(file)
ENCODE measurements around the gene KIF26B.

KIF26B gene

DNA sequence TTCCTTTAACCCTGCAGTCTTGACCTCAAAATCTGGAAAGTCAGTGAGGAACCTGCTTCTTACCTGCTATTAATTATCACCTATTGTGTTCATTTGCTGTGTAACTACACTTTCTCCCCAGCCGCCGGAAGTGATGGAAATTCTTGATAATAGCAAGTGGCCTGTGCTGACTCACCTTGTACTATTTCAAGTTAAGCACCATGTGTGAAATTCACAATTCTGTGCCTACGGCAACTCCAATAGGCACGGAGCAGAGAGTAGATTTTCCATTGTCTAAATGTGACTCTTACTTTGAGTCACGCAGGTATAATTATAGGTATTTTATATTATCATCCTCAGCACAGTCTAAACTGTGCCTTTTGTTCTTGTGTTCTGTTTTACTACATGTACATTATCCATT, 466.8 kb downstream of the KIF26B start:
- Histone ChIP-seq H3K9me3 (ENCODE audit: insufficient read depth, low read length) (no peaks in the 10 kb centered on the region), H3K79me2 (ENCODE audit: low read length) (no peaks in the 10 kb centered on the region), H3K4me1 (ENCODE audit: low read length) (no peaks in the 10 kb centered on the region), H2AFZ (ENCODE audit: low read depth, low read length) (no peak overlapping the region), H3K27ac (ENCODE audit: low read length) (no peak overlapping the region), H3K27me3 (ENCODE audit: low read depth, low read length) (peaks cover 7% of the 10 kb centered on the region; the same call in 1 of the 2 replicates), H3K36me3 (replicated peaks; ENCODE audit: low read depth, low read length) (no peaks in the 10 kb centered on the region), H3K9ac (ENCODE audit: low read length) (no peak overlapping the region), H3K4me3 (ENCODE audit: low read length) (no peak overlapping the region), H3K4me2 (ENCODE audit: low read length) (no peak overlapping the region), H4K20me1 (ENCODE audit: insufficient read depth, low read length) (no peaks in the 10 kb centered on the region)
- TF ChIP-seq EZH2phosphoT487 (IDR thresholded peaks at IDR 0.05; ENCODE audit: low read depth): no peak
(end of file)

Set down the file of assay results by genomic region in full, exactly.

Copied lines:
ENCODE measurements around the gene KIF26B.

KIF26B gene

DNA sequence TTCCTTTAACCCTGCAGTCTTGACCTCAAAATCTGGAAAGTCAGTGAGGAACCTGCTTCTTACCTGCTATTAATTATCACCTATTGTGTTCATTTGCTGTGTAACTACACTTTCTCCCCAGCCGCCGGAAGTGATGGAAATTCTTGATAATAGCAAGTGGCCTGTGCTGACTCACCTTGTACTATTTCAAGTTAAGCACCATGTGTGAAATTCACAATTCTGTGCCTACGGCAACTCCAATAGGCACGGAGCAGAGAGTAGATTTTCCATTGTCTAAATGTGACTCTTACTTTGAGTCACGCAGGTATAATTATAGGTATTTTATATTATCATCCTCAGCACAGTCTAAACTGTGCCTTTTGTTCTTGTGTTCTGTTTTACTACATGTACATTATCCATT, 466.8 kb downstream of the KIF26B start:
- Histone ChIP-seq H3K9me3 (ENCODE audit: insufficient read depth, low read length) (no peaks in the 10 kb centered on the region), H3K79me2 (ENCODE audit: low read length) (no peaks in the 10 kb centered on the region), H3K4me1 (ENCODE audit: low read length) (no peaks in the 10 kb centered on the region), H2AFZ (ENCODE audit: low read depth, low read length) (no peak overlapping the region), H3K27ac (ENCODE audit: low read length) (no peak overlapping the region), H3K27me3 (ENCODE audit: low read depth, low read length) (peaks cover 7% of the 10 kb centered on the region; the same call in 1 of the 2 replicates), H3K36me3 (replicated peaks; ENCODE audit: low read depth, low read length) (no peaks in the 10 kb centered on the region), H3K9ac (ENCODE audit: low read length) (no peak overlapping the region), H3K4me3 (ENCODE audit: low read length) (no peak overlapping the region), H3K4me2 (ENCODE audit: low read length) (no peak overlapping the region), H4K20me1 (ENCODE audit: insufficient read depth, low read length) (no peaks in the 10 kb centered on the region)
- TF ChIP-seq EZH2phosphoT487 (IDR thresholded peaks at IDR 0.05; ENCODE audit: low read depth): no peak